Jackson-Richardson clash adds stardust to women’s 200m final
BUDAPEST, Hungary — The stage is set for what could be an epic women’s 200m final on today’s seventh day of the World Athletics Championships at National Athletics Centre here, with Jamaica’s defending champion Shericka Jackson facing off with 100m champion Sha’Carri Richardson in a rematch of the 100m final.
After taking the silver behind the American on Sunday’s second day, Jackson, who won the semi-final clash, will be hell-bent on retaining her title.
Meanwhile, two-time Jamaican men’s 200m champion Andrew Hudson, who was involved in a freak accident on the way from the training field to the track for his semi-final, has been given a lane in the final despite finishing well outside the top eight.
Jackson and Richardson have faced each other at least four times already in this championships, including the 100m final, and the Jamaican took a psychological advantage on Thursday by winning their semi-final race with 22.00 seconds (-0.2m/s). Richardson was second with 22.20 seconds and Marie-Josee Ta Lou came in third with a season best-equalling 22.26 seconds, also advancing.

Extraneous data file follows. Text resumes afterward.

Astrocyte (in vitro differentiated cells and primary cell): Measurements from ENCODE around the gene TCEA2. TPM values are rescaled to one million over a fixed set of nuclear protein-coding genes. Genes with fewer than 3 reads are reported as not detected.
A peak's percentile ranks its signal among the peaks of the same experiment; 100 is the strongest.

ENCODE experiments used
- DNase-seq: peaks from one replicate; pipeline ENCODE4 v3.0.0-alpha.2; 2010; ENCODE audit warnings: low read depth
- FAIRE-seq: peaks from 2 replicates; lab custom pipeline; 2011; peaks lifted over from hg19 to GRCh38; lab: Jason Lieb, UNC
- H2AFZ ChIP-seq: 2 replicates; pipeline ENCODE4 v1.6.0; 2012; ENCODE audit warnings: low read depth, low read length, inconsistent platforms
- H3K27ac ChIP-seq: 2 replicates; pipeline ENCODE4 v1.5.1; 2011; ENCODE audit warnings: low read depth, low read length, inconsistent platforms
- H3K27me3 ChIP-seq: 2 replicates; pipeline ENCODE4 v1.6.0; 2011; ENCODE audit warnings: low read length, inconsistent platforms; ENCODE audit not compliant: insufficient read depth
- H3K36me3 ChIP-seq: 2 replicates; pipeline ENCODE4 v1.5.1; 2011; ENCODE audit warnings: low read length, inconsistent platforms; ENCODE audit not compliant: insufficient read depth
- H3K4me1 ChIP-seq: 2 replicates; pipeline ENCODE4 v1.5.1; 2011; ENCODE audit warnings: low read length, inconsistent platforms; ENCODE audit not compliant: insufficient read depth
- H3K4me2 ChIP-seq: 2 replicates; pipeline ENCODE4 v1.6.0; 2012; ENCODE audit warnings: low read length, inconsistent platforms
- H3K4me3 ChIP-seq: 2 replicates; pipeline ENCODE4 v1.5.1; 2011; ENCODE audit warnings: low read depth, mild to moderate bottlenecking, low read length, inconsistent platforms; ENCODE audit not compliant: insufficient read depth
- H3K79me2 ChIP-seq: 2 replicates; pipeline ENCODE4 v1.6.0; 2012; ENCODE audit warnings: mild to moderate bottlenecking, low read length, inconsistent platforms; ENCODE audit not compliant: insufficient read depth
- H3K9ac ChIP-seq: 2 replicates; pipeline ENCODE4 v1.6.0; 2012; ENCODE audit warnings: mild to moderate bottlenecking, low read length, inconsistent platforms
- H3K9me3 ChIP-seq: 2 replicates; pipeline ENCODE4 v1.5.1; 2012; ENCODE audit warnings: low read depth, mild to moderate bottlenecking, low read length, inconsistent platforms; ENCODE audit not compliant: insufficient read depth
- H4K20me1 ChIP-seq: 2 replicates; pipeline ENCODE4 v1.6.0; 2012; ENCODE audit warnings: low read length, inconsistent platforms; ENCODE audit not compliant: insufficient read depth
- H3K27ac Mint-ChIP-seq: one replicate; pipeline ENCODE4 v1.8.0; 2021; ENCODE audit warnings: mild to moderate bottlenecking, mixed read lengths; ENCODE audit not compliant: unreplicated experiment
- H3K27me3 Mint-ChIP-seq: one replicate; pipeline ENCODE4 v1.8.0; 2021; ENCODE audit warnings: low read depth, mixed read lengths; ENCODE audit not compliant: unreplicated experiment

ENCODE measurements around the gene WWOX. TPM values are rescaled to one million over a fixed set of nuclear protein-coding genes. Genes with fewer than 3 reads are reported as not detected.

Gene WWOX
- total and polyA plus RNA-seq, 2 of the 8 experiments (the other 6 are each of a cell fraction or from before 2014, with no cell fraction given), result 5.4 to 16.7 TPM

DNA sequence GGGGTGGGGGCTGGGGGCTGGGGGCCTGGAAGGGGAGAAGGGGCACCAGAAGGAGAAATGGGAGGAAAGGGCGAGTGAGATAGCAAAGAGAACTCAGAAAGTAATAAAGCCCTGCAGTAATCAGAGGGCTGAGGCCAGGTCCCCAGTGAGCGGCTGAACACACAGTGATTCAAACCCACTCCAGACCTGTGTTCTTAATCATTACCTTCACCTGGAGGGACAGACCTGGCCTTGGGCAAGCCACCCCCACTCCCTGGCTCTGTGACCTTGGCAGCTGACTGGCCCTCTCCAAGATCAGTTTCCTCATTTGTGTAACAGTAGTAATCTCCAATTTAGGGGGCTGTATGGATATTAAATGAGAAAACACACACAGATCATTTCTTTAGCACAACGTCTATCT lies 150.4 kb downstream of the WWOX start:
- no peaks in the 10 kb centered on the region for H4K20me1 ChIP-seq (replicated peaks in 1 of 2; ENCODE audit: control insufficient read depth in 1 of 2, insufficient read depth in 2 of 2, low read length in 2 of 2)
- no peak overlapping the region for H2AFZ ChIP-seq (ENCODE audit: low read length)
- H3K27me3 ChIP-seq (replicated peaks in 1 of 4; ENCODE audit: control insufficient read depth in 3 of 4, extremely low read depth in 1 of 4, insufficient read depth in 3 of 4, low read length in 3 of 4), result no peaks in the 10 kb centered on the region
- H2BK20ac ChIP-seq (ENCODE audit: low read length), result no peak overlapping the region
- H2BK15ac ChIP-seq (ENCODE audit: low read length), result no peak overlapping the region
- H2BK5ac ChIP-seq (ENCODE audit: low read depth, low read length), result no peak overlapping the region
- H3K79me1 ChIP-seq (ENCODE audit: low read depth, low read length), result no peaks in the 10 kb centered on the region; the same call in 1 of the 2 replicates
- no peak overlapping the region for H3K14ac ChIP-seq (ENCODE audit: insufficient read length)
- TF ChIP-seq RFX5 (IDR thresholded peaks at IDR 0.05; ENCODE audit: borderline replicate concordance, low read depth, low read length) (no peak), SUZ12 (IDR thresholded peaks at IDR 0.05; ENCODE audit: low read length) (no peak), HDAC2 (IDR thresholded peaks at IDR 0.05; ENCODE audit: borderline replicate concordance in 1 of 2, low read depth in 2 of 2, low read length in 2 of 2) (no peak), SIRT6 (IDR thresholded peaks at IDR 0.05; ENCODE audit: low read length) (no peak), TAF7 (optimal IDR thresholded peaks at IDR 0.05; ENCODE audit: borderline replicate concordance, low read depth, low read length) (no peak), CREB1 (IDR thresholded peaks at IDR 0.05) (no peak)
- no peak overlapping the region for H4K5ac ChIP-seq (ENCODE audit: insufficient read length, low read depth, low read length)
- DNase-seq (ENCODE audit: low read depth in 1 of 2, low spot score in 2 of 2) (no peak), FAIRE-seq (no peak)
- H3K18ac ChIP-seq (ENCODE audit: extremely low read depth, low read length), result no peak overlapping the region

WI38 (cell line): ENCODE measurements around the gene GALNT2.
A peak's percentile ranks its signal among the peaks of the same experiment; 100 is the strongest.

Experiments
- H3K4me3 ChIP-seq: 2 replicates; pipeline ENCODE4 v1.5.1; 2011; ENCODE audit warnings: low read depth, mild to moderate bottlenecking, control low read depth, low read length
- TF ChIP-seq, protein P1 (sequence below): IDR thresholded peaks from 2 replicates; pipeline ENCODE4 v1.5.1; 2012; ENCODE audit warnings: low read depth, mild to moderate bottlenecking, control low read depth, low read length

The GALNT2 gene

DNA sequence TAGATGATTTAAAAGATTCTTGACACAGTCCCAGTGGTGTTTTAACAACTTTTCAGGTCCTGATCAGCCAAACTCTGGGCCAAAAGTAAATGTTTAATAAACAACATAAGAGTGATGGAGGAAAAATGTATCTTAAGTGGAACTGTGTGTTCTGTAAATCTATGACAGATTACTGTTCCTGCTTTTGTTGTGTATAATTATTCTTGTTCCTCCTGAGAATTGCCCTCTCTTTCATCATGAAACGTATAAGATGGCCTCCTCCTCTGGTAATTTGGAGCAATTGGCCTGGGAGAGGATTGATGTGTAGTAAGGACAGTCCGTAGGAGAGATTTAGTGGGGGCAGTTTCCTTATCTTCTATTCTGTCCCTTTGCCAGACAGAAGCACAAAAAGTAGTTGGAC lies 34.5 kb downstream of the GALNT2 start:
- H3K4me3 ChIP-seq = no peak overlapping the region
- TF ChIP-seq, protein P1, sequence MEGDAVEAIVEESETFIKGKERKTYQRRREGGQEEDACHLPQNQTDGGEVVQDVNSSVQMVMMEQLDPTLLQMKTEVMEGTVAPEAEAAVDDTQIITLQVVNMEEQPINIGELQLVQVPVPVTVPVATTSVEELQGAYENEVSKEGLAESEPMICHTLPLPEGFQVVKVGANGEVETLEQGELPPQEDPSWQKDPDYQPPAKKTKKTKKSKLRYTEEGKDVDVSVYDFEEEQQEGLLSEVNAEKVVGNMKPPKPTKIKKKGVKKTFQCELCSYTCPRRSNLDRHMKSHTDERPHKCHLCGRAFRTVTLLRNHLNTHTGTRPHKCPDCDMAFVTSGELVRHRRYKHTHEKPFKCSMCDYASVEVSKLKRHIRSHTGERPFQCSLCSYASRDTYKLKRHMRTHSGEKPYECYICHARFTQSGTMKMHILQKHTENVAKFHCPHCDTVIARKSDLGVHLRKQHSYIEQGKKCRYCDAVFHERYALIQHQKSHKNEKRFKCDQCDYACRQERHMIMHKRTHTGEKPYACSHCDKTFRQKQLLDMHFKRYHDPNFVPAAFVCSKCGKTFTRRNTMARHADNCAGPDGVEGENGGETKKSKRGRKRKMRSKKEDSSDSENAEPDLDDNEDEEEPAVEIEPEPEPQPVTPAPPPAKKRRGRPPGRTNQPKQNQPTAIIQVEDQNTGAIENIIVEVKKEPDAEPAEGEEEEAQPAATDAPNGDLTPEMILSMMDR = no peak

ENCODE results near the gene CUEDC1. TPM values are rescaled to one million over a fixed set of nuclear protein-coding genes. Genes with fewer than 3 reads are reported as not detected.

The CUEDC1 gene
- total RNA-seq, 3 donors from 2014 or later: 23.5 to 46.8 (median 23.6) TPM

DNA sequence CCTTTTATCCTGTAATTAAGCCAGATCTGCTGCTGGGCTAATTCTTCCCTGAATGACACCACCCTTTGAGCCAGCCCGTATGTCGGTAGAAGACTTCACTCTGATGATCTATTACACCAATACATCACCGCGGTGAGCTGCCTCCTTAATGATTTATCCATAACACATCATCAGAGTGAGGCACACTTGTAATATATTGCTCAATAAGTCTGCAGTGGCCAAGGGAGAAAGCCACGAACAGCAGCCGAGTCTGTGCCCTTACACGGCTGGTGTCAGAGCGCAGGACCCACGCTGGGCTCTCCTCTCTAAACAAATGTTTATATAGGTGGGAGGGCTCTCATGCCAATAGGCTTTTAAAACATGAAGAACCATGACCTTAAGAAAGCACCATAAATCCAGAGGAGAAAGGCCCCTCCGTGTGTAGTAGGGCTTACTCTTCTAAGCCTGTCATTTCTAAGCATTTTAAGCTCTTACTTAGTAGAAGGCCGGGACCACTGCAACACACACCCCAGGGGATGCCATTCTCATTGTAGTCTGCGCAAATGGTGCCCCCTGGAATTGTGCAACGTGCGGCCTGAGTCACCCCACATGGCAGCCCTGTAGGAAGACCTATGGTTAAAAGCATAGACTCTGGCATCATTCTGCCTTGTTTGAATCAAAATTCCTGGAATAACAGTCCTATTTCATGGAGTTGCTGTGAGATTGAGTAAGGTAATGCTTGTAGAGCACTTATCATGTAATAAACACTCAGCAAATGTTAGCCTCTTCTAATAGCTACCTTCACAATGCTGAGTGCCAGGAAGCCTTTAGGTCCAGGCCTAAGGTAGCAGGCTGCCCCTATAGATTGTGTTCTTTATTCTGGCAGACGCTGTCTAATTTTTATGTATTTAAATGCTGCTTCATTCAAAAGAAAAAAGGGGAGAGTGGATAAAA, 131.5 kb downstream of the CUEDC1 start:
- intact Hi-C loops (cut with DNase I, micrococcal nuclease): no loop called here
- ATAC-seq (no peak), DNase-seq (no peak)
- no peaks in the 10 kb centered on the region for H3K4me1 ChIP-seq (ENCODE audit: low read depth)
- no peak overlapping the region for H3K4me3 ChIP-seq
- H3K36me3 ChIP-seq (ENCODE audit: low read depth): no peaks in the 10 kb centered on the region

American Gabrielle Thomas, who is also a medal threat, won her semi-final heat with the best time of the round in 21.97 seconds (-0.1m/s), ahead of last year’s bronze medallist Dina Asher-Smith, with Jamaica’s Natalliah Whyte — who was third in 22.52 seconds — failing to advance.
The third Jamaican, Kevona Davis, was well set in her semi-final race for up to 160 metres before finishing fifth in 22.34 seconds.
Hudson was granted a medical exemption and placed in the final as he had glass shards in his right eye after the vehicle in which they were being transported, from the warm-up track to the wait room, was involved in an accident.
The race was delayed and then run after the other two, and he reported to the start line despite not being able to see properly, subsequently placing fifth in 20.38 seconds (-0.1m/s). He is expected to run out of lane one of the nine-lane track in the final on Friday.
Rasheed Dwyer was sixth in his semi-final race in 20.49 seconds (-0.4m/s) and did not advance.